[More about Border of Lights: borderoflights.org, on Facebook: facebook.com/BorderofLights and Twitter: @border_oflights]
Many of you who visit this website joined us, posting pictures, leaving messages. Among the virtual BOLers who lit up our Facebook page were my kind, big-hearted editor, Shannon Ravenel, and my luminous webmistress, Sienna.
Now we've returned Stateside, to our own absorbing lives, with deadlines to meet, details to attend to, promises to keep, commitments left and right. But just below this busy surface is the haunting question a friend once asked after returning from a trip to Brazil where she saw poverty as she had never imagined it before, "When we have seen a thing what then is the obligation?" This question doesn't just apply to a few activist outliers. In this new age of accessibility, we are all constantly barraged with information about any number of tragedies beyond the ability of our minds to process and our hearts to reflect upon and our wills to act on. What if anything is our obligation?
It's a question I keep asking myself, so as not to give myself the luxury of inaction. No one of us can turn the tide of events around -- what hubris to think we could! -- but we can humbly add one fiber to the rope that might eventually pull others out of a hole. I'm reminded of Mother Teresa's remark, "In this life we cannot do great things, but we can do little things with great love."
What little things might we do? If we think little it might be do-able. A candle lit on a website. A letter petitioning our senators and representatives to educate themselves on where aid money goes and how it can be leveraged to ensure human rights protection. We should each exercise the imagination and the will to come up with our solutions, otherwise we won't be fully engaged in the bigger change that has to happen, a change of paradigm, a change of mentality.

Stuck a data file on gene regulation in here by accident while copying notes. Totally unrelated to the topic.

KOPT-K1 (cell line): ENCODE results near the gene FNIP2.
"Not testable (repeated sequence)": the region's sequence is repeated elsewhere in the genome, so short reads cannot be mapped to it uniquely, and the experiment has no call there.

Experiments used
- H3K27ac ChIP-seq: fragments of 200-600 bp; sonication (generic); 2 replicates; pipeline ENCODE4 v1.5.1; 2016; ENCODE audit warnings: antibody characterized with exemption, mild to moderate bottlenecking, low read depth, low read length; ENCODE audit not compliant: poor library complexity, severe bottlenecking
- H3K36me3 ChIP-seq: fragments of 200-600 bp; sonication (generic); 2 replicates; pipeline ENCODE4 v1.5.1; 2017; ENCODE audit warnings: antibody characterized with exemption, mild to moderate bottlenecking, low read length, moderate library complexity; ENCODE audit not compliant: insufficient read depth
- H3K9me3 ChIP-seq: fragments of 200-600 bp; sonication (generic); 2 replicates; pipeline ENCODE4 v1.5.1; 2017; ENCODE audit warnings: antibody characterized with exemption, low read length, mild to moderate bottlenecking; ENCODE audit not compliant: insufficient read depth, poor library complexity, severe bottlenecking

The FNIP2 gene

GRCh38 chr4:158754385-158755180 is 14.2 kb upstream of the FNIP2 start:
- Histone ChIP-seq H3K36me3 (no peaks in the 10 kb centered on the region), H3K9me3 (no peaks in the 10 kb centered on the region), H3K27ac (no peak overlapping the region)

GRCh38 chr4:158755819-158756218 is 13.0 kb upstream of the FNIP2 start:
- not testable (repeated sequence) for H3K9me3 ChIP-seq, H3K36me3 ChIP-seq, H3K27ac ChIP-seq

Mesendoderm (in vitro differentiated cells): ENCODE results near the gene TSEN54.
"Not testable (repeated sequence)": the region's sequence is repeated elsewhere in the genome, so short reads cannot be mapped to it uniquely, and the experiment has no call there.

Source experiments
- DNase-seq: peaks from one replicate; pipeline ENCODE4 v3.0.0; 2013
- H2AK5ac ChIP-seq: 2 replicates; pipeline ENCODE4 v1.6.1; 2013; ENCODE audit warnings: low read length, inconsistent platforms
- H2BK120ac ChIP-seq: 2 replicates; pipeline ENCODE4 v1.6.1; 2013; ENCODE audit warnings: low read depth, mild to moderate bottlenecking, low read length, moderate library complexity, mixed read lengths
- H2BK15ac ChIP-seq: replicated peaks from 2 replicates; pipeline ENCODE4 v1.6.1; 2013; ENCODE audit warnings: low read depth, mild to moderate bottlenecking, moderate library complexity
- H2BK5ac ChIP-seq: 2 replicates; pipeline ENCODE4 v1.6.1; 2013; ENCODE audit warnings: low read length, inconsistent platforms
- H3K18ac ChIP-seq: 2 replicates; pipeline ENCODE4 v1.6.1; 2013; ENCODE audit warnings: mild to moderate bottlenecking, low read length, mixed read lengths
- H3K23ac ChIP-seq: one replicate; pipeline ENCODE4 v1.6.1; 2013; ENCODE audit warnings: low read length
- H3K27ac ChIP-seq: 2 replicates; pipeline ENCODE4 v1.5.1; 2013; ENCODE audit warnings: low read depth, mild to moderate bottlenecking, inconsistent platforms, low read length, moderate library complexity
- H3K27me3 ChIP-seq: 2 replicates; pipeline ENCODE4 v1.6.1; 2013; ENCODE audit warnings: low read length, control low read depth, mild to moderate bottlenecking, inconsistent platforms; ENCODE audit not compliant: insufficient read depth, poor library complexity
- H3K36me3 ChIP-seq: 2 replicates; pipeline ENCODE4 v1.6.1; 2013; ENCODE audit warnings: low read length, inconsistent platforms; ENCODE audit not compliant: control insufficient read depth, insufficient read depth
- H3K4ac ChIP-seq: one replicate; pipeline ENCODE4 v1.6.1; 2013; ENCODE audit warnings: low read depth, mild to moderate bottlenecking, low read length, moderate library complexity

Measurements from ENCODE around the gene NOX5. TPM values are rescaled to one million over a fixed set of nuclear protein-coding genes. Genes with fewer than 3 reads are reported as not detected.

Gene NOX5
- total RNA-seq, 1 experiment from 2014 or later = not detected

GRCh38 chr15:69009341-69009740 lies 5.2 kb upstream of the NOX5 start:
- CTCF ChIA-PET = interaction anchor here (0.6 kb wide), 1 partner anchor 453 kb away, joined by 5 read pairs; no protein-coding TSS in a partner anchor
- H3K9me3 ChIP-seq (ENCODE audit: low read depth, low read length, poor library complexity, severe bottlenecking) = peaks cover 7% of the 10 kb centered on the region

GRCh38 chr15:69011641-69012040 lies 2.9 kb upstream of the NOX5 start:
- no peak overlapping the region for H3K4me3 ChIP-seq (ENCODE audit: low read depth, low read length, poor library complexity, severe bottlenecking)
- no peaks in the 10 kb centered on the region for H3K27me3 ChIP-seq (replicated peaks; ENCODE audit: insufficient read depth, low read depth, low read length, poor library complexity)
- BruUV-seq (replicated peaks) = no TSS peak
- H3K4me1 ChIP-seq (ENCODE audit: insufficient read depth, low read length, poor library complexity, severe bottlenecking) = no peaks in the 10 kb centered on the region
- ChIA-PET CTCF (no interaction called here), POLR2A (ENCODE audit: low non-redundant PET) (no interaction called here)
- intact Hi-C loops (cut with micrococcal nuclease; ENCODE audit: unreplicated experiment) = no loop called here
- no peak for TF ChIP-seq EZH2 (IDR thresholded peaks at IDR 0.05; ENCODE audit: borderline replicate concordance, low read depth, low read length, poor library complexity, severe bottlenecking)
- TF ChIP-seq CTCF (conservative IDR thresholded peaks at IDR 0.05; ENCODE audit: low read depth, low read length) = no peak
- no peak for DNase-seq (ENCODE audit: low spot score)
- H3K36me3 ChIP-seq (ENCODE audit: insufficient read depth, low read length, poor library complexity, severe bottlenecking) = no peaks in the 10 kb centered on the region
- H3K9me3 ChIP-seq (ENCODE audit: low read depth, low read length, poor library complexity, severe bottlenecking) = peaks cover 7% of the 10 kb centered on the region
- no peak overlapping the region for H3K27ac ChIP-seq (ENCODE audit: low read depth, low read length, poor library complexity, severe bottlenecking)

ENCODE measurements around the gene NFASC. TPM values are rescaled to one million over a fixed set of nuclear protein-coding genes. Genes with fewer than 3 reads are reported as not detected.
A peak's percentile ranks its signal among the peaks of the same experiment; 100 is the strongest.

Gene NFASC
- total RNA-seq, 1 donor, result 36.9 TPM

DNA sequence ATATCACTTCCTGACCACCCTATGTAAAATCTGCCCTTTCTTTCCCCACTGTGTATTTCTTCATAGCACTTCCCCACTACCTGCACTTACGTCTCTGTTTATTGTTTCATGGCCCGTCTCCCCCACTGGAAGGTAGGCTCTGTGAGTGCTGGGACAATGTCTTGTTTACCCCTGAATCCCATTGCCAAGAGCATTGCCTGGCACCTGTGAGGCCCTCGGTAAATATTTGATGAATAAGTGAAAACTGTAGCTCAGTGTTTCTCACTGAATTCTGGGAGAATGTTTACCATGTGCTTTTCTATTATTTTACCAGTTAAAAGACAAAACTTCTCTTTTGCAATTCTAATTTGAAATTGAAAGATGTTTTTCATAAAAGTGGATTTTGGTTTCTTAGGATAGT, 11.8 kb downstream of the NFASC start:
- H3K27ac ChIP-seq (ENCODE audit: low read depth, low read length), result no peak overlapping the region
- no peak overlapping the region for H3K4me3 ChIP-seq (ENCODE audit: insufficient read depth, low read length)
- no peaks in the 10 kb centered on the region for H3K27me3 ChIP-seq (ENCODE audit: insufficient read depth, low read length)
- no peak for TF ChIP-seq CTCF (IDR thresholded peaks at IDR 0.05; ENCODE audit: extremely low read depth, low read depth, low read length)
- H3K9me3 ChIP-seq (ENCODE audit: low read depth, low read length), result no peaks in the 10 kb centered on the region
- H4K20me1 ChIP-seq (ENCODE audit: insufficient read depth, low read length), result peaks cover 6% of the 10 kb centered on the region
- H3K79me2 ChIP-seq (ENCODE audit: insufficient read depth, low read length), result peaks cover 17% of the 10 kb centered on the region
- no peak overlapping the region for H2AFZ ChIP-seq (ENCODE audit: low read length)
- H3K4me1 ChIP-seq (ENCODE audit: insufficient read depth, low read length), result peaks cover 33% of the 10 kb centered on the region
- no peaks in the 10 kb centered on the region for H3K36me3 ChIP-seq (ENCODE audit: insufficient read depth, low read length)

And those little deeds do add up. That great love builds a vast foundational change, under the radar for a long while, but from which all else issues. "Individual hearts and minds change," Jonathan Schell explains in The Unconquerable World; "those who have changed become aware of one another; still others are emboldened, in a contagion of boldness; the 'impossible' becomes possible; immediately it is done, surprising the actors almost as much as their opponents; and suddenly, almost with the swiftness of thought -- whose transformation has in fact set the whole process in motion -- the old regime, a moment ago, so impressive, vanishes like a mirage."
Hope is believing this is happening. Activism is acting on that hope. The more we light up borders, which supposedly separate us, we will see that we are many -- as how can we not be when no one is left out?
[31 October 2013: NYT: Two Versions of a Dominican Tale, a letter from myself, Mark Kurlansky, Edwidge Danticat and Junot Díaz, regarding the Tribunal ruling denationalizing Dominicans of Haitian descent.]